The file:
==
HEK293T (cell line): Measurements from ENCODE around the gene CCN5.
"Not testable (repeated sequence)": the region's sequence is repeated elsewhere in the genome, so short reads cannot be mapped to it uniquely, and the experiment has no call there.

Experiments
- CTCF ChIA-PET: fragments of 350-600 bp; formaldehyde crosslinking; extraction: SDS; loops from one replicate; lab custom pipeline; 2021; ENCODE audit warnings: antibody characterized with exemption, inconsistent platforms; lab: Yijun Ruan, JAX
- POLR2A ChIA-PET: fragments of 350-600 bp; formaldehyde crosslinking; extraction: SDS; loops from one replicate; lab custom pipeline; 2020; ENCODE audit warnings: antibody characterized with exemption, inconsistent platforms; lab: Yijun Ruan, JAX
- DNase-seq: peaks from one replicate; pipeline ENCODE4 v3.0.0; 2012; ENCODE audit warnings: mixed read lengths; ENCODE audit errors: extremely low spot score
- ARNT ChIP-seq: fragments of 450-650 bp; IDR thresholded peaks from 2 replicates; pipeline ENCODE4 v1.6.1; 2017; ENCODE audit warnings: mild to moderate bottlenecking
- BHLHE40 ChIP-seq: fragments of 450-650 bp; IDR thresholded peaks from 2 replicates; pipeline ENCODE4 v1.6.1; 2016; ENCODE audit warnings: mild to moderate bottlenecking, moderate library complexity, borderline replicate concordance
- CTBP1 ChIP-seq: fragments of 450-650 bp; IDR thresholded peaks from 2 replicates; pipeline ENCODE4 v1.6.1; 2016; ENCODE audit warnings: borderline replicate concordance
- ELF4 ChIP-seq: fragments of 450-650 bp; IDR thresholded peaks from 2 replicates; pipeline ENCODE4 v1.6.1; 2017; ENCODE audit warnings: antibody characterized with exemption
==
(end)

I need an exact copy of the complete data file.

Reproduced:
HEK293T (cell line): Measurements from ENCODE around the gene CCN5.
"Not testable (repeated sequence)": the region's sequence is repeated elsewhere in the genome, so short reads cannot be mapped to it uniquely, and the experiment has no call there.

Experiments
- CTCF ChIA-PET: fragments of 350-600 bp; formaldehyde crosslinking; extraction: SDS; loops from one replicate; lab custom pipeline; 2021; ENCODE audit warnings: antibody characterized with exemption, inconsistent platforms; lab: Yijun Ruan, JAX
- POLR2A ChIA-PET: fragments of 350-600 bp; formaldehyde crosslinking; extraction: SDS; loops from one replicate; lab custom pipeline; 2020; ENCODE audit warnings: antibody characterized with exemption, inconsistent platforms; lab: Yijun Ruan, JAX
- DNase-seq: peaks from one replicate; pipeline ENCODE4 v3.0.0; 2012; ENCODE audit warnings: mixed read lengths; ENCODE audit errors: extremely low spot score
- ARNT ChIP-seq: fragments of 450-650 bp; IDR thresholded peaks from 2 replicates; pipeline ENCODE4 v1.6.1; 2017; ENCODE audit warnings: mild to moderate bottlenecking
- BHLHE40 ChIP-seq: fragments of 450-650 bp; IDR thresholded peaks from 2 replicates; pipeline ENCODE4 v1.6.1; 2016; ENCODE audit warnings: mild to moderate bottlenecking, moderate library complexity, borderline replicate concordance
- CTBP1 ChIP-seq: fragments of 450-650 bp; IDR thresholded peaks from 2 replicates; pipeline ENCODE4 v1.6.1; 2016; ENCODE audit warnings: borderline replicate concordance
- ELF4 ChIP-seq: fragments of 450-650 bp; IDR thresholded peaks from 2 replicates; pipeline ENCODE4 v1.6.1; 2017; ENCODE audit warnings: antibody characterized with exemption